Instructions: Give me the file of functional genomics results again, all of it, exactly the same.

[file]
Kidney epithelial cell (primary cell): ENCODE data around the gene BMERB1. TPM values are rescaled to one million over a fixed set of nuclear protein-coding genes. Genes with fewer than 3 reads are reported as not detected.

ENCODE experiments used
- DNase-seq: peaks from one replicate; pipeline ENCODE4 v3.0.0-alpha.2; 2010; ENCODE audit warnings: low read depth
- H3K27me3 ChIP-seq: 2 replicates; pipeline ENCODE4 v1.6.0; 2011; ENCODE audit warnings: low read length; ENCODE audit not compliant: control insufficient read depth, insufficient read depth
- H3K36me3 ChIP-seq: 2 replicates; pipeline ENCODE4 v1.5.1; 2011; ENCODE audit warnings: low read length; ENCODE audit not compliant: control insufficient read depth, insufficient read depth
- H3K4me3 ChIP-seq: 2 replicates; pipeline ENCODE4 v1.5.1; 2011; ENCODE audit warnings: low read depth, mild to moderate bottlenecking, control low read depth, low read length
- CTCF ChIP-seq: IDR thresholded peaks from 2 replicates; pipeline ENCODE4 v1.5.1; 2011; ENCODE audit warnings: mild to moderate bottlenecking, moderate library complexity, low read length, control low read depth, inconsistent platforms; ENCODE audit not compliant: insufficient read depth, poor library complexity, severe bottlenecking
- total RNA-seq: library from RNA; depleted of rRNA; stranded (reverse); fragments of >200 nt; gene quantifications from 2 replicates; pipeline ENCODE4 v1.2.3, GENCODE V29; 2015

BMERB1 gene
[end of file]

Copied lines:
Kidney epithelial cell (primary cell): ENCODE data around the gene BMERB1. TPM values are rescaled to one million over a fixed set of nuclear protein-coding genes. Genes with fewer than 3 reads are reported as not detected.

ENCODE experiments used
- DNase-seq: peaks from one replicate; pipeline ENCODE4 v3.0.0-alpha.2; 2010; ENCODE audit warnings: low read depth
- H3K27me3 ChIP-seq: 2 replicates; pipeline ENCODE4 v1.6.0; 2011; ENCODE audit warnings: low read length; ENCODE audit not compliant: control insufficient read depth, insufficient read depth
- H3K36me3 ChIP-seq: 2 replicates; pipeline ENCODE4 v1.5.1; 2011; ENCODE audit warnings: low read length; ENCODE audit not compliant: control insufficient read depth, insufficient read depth
- H3K4me3 ChIP-seq: 2 replicates; pipeline ENCODE4 v1.5.1; 2011; ENCODE audit warnings: low read depth, mild to moderate bottlenecking, control low read depth, low read length
- CTCF ChIP-seq: IDR thresholded peaks from 2 replicates; pipeline ENCODE4 v1.5.1; 2011; ENCODE audit warnings: mild to moderate bottlenecking, moderate library complexity, low read length, control low read depth, inconsistent platforms; ENCODE audit not compliant: insufficient read depth, poor library complexity, severe bottlenecking
- total RNA-seq: library from RNA; depleted of rRNA; stranded (reverse); fragments of >200 nt; gene quantifications from 2 replicates; pipeline ENCODE4 v1.2.3, GENCODE V29; 2015

BMERB1 gene